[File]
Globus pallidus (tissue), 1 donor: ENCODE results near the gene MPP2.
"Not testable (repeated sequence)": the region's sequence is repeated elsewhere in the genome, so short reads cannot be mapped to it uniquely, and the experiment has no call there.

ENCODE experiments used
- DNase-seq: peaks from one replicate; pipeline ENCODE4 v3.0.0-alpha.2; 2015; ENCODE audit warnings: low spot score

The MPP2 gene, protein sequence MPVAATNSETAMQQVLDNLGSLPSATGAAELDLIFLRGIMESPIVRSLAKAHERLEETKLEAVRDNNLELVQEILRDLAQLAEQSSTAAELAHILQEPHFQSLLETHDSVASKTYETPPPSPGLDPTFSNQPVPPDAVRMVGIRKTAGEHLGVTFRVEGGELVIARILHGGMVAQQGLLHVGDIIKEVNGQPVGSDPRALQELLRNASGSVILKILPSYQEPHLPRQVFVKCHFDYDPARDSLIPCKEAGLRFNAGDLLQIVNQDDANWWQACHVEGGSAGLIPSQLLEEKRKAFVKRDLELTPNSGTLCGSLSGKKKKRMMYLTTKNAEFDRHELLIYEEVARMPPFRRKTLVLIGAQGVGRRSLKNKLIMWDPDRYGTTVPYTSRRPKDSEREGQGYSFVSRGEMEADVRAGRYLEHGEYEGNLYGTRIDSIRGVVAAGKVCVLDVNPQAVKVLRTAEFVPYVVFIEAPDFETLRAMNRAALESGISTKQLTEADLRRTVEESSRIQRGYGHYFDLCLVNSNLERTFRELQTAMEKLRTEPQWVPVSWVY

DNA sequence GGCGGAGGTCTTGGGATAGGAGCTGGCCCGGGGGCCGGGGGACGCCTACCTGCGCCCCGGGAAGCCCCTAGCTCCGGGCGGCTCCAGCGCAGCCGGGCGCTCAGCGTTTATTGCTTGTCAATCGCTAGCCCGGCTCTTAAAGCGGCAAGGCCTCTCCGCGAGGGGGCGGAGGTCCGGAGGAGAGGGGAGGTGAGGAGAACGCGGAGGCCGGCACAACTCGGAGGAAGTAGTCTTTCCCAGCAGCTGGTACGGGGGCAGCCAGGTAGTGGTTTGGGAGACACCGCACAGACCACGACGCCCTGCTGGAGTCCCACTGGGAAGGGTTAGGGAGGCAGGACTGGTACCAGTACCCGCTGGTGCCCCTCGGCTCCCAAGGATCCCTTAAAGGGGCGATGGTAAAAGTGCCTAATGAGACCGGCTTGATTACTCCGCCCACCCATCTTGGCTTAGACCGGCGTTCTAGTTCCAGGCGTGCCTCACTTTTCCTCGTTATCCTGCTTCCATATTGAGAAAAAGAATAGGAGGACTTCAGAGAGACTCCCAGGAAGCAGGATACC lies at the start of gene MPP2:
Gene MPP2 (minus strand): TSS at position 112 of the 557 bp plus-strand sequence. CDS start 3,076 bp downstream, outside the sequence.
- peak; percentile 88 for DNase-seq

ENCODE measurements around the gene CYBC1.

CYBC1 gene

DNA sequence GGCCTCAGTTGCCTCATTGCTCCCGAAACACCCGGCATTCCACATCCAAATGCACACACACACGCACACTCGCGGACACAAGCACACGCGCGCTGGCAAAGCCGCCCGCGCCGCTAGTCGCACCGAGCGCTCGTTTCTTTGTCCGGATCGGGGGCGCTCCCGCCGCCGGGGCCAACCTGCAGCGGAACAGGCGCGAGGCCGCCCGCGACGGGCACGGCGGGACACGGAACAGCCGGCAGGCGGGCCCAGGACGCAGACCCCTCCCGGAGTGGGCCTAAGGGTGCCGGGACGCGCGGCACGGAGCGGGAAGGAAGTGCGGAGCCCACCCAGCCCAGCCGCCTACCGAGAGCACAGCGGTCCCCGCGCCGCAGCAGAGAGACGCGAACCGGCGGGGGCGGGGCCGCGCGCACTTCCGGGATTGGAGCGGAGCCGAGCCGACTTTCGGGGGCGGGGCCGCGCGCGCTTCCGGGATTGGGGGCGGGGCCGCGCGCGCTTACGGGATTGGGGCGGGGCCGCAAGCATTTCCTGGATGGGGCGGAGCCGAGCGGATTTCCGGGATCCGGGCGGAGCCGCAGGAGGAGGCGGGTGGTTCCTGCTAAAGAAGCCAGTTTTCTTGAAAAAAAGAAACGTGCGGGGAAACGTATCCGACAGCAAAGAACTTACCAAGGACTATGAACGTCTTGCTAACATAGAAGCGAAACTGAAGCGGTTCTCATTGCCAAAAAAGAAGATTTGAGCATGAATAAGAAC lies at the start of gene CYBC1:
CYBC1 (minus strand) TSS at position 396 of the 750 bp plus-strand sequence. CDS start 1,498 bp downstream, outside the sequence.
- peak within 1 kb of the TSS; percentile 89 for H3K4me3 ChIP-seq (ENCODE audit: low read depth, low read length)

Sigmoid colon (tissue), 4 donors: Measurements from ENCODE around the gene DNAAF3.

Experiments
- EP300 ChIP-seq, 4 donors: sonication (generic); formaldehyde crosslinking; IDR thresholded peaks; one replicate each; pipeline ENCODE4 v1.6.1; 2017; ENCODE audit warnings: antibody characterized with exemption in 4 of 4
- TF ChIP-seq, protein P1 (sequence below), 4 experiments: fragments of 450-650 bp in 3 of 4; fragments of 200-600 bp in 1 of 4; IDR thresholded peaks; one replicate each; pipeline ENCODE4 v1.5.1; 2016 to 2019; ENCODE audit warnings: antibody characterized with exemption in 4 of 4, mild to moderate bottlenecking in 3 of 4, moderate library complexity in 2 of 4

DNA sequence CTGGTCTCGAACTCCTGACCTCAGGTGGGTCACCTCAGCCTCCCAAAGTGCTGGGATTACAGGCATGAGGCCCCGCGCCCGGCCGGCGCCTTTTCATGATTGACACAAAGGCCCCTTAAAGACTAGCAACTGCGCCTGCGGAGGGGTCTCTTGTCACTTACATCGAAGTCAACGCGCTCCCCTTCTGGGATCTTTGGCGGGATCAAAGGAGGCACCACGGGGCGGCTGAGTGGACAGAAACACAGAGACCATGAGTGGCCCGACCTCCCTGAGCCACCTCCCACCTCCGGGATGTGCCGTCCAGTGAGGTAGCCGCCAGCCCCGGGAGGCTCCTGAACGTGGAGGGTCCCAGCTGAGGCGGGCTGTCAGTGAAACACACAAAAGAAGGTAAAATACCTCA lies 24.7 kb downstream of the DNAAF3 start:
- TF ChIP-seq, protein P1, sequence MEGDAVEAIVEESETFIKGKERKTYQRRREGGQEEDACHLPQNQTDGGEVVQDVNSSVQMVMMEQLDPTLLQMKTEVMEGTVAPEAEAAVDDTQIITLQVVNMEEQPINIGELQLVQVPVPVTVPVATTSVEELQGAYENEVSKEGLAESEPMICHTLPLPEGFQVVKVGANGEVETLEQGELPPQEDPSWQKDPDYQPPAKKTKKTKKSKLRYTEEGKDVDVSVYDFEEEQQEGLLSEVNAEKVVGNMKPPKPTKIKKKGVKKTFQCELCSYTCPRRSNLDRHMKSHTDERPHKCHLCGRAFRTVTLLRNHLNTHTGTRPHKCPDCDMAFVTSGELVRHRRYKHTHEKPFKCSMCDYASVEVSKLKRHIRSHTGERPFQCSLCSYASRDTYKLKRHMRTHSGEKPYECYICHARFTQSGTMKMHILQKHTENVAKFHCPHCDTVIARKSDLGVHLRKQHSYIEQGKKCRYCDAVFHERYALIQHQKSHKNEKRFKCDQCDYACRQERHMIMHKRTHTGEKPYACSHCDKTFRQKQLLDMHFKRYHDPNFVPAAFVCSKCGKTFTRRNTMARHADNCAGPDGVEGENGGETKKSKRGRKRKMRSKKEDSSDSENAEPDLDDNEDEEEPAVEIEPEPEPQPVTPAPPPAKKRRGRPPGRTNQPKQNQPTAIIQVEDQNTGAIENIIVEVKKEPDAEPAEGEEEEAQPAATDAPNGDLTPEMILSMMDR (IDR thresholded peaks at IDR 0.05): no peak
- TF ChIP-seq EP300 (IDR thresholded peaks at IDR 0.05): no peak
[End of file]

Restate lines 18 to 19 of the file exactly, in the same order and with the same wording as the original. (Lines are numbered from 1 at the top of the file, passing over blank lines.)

DNA sequence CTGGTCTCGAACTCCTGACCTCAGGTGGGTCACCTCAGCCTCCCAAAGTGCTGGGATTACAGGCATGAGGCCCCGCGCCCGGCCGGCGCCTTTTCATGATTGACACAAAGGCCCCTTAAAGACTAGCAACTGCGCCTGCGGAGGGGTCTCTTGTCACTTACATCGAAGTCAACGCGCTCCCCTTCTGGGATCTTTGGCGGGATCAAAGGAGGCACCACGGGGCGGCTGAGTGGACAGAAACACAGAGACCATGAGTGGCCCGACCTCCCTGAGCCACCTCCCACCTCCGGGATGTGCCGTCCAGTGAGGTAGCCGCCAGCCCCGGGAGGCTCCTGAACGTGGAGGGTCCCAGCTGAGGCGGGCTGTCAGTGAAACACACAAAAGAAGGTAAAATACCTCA lies 24.7 kb downstream of the DNAAF3 start:
- TF ChIP-seq, protein P1, sequence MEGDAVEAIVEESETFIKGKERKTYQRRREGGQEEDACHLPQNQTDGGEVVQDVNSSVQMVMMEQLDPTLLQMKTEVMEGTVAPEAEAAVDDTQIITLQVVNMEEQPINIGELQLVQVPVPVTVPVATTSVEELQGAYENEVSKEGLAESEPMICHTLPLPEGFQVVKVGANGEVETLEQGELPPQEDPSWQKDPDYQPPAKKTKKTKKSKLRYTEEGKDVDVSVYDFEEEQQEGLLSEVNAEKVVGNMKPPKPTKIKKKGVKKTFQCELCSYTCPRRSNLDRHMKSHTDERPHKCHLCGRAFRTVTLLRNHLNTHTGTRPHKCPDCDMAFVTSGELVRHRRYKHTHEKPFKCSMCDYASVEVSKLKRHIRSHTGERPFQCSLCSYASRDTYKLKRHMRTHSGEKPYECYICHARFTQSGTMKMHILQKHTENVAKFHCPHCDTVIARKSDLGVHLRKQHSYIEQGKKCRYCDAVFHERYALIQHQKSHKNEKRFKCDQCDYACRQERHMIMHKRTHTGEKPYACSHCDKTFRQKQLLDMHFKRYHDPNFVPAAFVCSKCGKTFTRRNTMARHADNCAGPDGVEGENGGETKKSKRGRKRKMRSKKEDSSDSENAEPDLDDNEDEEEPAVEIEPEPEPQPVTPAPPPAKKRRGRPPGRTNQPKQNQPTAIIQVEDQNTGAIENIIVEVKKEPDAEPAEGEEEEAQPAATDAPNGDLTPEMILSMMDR (IDR thresholded peaks at IDR 0.05): no peak